‘Shut Up’ has already ruffled some whiskers.
High up in the blogosphere, a certain journalist has taken exception to two parts of the song title: ‘Shut Up’ and ‘Vote’.
His first blog post, titled ‘On Dumb Editors… and Dumber Rockers’ accused TAAQ’s anthem of being ‘exceedingly stupid’. We popped in to say our bit. Over the last couple of days, the conversation did hot up and today, he has a fresh new post where he snipes at TAAQ again.
Sauvik Chakraverti writes:
TAAQ confessed to having composed their song “Shut Up And Vote” in response to a “brief.” In journalism, we call this a “command performance.” As I said, this song is not from the heart nor from the mind. It is just an ad jingle – and a rude one at that. It cannot work. You cannot compose a jingle that says “Shut Up And Drink Coca-Cola.”
Our response: You can (in a bottle or in a can). And lots of people are doing that. But we won’t. And not just because we like our cola with rum.
A command performance, indeed! You wish!
Let’s get this straight. The Jaago Re One Billion Votes campaign is a citizen initiative spearheaded by the voluntary organization Janaagraha along with Tata Tea. If we were singing this anthem for a particular political party, the blogger’s accusation would hold water (or cola, or whatever). But what’s dumb about speaking out along with like-minded, progressive citizens, and what’s dumb about persuading young people to participate in electing our leaders?
Now, Mr. Chakraverti comes across as a reasonably intelligent, articulate sort of chap but, like many of his kind that we know of, his views are clouded with pessimism and this, in our observation, is nothing new to this creed of non-participants. And that’s what we tried to remind him about.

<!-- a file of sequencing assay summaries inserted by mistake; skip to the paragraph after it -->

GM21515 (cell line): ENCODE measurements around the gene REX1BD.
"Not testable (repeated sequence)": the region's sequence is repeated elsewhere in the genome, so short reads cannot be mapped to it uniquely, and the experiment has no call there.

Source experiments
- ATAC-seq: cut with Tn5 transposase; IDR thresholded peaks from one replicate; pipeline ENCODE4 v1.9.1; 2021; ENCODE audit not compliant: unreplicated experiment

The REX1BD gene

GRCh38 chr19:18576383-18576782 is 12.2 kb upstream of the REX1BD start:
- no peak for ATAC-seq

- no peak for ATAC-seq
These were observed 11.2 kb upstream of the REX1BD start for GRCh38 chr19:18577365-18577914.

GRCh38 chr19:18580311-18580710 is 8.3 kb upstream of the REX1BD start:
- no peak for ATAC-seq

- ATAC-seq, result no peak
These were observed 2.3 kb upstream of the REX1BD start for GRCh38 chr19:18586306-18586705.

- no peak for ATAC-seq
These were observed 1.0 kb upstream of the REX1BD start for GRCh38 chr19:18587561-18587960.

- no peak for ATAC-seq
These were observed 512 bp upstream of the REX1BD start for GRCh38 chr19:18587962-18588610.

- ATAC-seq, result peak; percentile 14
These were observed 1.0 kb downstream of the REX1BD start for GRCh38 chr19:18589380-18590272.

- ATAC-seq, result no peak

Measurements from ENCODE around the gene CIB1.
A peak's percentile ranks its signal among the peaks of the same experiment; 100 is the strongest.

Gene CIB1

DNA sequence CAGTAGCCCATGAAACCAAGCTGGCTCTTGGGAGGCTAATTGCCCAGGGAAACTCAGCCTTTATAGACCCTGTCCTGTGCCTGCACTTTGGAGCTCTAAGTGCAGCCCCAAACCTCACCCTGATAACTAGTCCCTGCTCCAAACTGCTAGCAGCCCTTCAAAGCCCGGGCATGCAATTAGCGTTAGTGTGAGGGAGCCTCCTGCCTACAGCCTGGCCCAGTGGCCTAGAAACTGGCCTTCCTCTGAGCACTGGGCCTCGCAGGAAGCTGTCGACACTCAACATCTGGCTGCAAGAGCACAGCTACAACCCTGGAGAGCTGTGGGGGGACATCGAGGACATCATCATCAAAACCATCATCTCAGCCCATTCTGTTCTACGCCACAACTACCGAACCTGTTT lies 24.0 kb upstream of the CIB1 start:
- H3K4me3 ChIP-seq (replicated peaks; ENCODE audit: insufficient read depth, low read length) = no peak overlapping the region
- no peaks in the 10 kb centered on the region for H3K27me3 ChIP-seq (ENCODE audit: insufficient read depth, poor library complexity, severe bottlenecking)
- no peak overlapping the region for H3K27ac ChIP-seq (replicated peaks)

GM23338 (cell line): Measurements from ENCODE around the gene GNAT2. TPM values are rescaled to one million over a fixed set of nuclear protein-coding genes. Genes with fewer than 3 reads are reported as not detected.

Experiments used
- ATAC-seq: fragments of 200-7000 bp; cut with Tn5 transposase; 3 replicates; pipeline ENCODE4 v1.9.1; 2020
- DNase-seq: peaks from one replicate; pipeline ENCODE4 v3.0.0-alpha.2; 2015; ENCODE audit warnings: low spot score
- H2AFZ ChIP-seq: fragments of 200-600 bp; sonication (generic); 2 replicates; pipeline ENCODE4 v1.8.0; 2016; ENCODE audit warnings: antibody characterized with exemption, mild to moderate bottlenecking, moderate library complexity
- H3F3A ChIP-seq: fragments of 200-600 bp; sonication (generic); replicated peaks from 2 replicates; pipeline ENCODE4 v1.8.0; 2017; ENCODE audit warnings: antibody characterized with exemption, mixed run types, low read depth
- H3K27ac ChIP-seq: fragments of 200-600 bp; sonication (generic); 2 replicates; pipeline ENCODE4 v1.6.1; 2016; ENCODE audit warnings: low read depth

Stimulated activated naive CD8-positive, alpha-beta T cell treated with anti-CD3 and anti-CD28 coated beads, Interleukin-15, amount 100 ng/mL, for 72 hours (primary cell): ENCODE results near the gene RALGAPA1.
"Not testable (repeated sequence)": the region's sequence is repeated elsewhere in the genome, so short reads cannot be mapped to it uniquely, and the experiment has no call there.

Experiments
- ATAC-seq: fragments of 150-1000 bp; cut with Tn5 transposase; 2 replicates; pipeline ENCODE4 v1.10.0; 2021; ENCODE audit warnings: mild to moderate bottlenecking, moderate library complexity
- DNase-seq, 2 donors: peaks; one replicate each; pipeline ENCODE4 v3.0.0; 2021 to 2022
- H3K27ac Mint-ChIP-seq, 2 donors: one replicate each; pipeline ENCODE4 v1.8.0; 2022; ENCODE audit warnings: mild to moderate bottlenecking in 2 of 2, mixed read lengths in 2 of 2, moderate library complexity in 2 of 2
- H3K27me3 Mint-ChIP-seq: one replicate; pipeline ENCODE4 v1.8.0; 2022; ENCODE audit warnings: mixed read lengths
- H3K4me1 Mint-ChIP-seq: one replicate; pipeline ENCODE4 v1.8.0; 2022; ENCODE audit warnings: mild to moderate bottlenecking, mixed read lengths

Go to the coffee shops and watering holes and pot parlours of the world and you will find plenty of them – bottom-feeders that drink deep but taste not the spring of citizenship. What we have exhorted the youth to do through this song is participate in the electoral process, to exercise their right as citizens. That, Mr. Chakraverti, is a necessary first step. Before crying foul, before finding fault with the system, or even before poking holes where none existed.
Through this song and through this series of concerts, we urge the youth: Do not stand back and submit to pessimism and inertia. Participate as citizens. Idle debate is no good unless you have exercised your right to bring in change. Ok, you know and we know that the system sucks. You know and we know that even this time round, we cannot do away with corruption. You know and we know that the usual suspects may share power again. But all of that said, your inertia is not a fitting response. It will take us nowhere and will only leave us more frustrated at the way things are.
We’ll write another song for the cynic and the pessimist and the non-voting beefburger (haven’t we, already?). When it’s time.
Until then, shut up and vote.
Et tu, Mr. Chakraverti!